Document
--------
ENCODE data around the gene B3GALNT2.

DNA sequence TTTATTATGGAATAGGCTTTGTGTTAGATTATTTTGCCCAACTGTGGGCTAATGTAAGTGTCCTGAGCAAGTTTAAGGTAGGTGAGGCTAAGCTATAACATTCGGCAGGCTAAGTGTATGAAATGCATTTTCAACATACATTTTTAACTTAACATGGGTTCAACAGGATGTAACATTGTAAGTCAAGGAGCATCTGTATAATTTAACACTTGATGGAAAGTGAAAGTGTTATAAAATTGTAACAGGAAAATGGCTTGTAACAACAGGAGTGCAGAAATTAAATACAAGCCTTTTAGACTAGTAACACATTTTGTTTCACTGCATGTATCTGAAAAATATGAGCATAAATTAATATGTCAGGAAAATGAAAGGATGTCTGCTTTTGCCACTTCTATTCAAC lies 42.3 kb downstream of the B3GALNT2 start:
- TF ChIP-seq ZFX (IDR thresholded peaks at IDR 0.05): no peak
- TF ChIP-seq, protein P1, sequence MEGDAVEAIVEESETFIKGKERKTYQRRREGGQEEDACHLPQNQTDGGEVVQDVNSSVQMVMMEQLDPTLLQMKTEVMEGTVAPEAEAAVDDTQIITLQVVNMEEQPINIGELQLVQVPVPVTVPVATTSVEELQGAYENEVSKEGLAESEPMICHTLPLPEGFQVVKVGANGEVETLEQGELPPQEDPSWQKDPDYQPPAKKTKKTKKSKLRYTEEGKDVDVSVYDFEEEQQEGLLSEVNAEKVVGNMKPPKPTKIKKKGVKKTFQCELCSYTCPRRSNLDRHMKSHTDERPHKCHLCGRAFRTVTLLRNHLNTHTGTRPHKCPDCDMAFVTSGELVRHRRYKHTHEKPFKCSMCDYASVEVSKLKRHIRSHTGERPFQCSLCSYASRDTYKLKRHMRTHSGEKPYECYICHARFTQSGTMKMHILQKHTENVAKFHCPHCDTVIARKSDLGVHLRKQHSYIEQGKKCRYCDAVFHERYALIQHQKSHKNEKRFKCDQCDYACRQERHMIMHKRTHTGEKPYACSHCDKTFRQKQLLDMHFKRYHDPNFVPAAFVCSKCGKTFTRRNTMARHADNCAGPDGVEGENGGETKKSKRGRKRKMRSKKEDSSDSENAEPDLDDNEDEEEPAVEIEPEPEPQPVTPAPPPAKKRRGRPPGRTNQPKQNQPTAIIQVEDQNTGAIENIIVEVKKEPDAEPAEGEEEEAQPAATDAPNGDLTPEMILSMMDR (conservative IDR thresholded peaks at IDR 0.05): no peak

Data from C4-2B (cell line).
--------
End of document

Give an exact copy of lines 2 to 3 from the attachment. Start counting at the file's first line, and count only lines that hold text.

DNA sequence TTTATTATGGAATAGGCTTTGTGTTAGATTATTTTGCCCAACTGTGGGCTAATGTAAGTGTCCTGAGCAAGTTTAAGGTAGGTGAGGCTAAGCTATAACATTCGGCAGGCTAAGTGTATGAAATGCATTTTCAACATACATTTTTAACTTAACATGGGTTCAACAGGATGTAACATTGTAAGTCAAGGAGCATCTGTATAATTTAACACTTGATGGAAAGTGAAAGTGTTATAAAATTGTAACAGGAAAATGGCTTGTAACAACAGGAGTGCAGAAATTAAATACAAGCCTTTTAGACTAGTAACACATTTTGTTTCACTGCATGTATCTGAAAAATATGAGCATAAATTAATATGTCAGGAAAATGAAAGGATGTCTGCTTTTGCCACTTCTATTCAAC lies 42.3 kb downstream of the B3GALNT2 start:
- TF ChIP-seq ZFX (IDR thresholded peaks at IDR 0.05): no peak